Contemporary cities are, simultaneously, economic powerhouses and wells of extreme poverty; catalysts of efficiency and prodigious consumers of energy; places with excellent health care and unhealthy air. To a significant degree, the future of human society depends on our ability to resolve these contradictions by making cities “smarter”— i.e., healthier and more efficient, sustainable, economically productive and equitable."
Jefferson is applying its deep expertise in architecture, design, planning, material science and public health to a growing, multifaceted program of research on how to create (and recreate) cities as society needs them to be. Here are snapshots of how three faculty members are working toward that goal.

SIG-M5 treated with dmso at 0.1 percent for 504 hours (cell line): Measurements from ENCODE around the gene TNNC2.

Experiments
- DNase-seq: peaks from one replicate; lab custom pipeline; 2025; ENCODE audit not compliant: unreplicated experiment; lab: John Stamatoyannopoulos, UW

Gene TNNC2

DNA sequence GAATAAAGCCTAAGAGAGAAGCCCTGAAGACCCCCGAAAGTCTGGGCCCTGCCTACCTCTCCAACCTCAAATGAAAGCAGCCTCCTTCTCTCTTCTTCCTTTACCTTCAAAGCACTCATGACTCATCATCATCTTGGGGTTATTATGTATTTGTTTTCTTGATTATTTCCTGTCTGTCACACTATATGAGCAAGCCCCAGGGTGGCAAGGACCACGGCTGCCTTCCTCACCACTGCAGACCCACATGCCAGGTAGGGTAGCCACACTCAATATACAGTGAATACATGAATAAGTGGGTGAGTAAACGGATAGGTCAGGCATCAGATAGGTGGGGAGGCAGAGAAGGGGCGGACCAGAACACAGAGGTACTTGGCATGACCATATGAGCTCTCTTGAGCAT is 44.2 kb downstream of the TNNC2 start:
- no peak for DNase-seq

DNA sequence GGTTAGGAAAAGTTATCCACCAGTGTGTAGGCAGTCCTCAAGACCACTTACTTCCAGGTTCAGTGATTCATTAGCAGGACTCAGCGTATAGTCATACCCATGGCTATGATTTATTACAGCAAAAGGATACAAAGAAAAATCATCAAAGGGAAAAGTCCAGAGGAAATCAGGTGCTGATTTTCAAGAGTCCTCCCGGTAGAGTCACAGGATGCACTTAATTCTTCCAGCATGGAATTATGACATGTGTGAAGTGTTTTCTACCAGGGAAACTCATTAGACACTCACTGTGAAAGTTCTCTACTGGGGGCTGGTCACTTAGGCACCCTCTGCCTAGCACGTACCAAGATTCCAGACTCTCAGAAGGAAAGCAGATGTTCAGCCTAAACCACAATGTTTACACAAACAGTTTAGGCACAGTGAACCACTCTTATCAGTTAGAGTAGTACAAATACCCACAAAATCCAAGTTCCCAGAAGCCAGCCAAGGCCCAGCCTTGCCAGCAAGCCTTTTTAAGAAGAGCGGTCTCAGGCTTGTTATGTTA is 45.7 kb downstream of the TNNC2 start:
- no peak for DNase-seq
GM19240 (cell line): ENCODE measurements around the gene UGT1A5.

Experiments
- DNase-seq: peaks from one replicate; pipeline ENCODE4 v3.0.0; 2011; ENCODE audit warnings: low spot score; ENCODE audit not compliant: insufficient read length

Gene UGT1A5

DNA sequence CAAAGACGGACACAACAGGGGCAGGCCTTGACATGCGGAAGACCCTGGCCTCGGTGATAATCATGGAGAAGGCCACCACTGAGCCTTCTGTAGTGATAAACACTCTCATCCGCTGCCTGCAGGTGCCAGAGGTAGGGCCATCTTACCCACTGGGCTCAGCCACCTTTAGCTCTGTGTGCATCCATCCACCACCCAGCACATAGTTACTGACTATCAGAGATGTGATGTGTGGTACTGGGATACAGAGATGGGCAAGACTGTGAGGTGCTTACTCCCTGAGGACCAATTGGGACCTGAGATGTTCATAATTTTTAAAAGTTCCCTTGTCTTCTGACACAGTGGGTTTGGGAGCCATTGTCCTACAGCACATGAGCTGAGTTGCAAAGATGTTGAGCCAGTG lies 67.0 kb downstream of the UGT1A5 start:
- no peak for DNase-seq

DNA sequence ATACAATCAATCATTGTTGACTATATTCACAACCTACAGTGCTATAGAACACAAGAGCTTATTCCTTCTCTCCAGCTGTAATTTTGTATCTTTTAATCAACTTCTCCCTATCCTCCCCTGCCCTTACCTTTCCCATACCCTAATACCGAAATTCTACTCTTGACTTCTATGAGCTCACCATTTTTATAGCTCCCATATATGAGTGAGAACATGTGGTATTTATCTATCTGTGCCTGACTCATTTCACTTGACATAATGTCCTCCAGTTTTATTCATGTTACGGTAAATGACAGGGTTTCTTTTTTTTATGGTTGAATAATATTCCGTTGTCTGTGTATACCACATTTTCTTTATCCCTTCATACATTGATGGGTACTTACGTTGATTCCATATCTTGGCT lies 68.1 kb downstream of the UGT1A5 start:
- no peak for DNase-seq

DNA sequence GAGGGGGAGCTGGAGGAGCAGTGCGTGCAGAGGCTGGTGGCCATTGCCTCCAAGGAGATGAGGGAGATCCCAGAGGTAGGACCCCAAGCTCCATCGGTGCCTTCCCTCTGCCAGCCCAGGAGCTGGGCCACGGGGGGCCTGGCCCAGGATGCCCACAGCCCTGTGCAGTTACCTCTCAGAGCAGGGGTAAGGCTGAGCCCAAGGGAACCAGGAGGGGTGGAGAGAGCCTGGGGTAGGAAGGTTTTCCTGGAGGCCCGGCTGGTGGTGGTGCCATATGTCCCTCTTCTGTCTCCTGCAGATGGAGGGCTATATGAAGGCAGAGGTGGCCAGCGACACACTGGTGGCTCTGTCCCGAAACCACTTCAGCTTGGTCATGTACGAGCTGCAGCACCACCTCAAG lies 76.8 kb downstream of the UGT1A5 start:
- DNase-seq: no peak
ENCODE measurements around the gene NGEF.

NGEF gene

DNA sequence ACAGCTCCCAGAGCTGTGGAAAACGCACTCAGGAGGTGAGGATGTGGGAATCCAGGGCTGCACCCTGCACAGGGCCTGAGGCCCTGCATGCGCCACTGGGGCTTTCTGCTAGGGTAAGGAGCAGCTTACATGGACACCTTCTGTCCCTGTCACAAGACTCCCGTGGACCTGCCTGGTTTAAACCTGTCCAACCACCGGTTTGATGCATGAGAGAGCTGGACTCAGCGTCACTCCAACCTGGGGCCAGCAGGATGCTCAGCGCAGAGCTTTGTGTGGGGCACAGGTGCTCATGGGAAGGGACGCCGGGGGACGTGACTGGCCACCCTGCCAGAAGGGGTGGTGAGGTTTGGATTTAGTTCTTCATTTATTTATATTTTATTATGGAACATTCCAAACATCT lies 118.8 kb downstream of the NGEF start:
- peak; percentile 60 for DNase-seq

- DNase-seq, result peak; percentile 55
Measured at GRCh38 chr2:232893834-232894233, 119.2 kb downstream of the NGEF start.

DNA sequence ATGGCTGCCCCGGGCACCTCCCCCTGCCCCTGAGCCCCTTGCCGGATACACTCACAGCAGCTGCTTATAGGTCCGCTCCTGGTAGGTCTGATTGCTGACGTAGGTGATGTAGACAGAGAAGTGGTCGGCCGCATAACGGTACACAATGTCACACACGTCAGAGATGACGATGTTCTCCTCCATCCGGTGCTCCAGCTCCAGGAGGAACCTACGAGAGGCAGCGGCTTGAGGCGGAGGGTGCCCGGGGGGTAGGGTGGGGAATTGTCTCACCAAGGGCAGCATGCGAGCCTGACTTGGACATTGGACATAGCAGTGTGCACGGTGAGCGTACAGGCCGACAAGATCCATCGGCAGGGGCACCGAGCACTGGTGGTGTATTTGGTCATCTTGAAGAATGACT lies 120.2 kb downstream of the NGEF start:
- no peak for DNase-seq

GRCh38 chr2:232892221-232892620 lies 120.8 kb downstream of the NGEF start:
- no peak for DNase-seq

"Building Better Cities,"
Thomas Jefferson University Research Magazine: Vol. 1:
1, Article 21.
Available at: https://jdc.jefferson.edu/researchmagazine/vol1/iss1/21